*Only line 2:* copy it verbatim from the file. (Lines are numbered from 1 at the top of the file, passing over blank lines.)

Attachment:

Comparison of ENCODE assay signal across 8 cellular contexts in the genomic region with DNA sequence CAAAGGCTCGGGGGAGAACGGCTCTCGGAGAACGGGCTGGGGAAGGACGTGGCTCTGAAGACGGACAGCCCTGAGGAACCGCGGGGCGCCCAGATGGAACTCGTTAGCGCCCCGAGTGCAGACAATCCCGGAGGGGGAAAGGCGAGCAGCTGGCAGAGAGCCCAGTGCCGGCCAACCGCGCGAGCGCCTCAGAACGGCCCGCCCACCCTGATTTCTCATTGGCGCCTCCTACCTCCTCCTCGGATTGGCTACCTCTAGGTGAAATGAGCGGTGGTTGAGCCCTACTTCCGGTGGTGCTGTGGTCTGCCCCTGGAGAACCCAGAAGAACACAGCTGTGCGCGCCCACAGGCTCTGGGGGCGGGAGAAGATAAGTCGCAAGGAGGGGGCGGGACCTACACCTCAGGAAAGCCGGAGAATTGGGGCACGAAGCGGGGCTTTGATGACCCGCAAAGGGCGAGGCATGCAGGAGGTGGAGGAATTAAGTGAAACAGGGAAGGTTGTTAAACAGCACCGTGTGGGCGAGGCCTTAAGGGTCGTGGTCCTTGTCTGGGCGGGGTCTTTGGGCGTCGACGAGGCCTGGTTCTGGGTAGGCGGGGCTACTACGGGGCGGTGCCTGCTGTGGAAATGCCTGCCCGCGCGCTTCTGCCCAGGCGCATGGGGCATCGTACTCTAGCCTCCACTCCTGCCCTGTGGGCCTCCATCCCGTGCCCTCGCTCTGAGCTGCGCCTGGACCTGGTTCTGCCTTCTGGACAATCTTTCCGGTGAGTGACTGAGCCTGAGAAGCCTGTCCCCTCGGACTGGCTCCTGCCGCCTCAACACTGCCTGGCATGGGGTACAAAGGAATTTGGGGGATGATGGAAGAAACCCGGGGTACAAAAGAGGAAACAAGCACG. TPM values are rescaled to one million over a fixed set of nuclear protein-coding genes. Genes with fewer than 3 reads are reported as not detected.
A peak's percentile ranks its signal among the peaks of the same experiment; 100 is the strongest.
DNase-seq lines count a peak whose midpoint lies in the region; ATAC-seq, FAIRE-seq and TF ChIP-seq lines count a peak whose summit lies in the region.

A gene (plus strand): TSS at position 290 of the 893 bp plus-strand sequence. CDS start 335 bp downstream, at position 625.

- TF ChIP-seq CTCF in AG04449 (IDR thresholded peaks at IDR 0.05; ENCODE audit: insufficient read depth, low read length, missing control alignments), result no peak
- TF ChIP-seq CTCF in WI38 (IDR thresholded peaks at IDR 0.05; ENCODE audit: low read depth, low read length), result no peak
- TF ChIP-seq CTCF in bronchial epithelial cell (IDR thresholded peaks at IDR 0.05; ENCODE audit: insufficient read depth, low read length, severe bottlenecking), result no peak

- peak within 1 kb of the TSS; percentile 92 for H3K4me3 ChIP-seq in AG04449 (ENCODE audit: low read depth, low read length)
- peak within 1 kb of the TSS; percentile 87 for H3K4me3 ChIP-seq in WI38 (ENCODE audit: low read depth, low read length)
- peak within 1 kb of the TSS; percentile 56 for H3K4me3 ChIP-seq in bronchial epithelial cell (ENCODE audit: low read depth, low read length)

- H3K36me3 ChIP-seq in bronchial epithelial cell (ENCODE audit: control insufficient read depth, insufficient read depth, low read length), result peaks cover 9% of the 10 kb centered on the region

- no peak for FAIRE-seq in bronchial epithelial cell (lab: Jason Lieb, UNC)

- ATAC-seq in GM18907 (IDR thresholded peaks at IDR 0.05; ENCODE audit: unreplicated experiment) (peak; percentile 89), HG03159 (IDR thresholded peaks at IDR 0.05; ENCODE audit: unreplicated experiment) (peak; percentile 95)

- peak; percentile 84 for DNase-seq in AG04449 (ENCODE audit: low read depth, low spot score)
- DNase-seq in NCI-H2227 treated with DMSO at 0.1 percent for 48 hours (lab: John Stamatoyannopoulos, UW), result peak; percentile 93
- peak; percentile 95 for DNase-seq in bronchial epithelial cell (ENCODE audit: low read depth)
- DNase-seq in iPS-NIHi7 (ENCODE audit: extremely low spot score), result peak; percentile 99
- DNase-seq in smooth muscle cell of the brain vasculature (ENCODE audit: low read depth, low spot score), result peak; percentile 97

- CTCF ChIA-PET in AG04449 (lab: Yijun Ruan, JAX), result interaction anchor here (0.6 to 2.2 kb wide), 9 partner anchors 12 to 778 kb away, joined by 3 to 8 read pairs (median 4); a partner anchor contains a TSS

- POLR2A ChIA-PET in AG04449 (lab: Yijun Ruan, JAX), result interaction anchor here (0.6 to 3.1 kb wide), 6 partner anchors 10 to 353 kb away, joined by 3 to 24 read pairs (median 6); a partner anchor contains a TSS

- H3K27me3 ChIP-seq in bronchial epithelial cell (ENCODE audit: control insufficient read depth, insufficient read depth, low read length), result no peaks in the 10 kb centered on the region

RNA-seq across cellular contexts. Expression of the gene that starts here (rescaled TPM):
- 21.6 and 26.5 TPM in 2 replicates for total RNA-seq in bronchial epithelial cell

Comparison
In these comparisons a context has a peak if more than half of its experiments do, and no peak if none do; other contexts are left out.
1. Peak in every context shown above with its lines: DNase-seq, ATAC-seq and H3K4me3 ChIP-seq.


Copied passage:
A peak's percentile ranks its signal among the peaks of the same experiment; 100 is the strongest.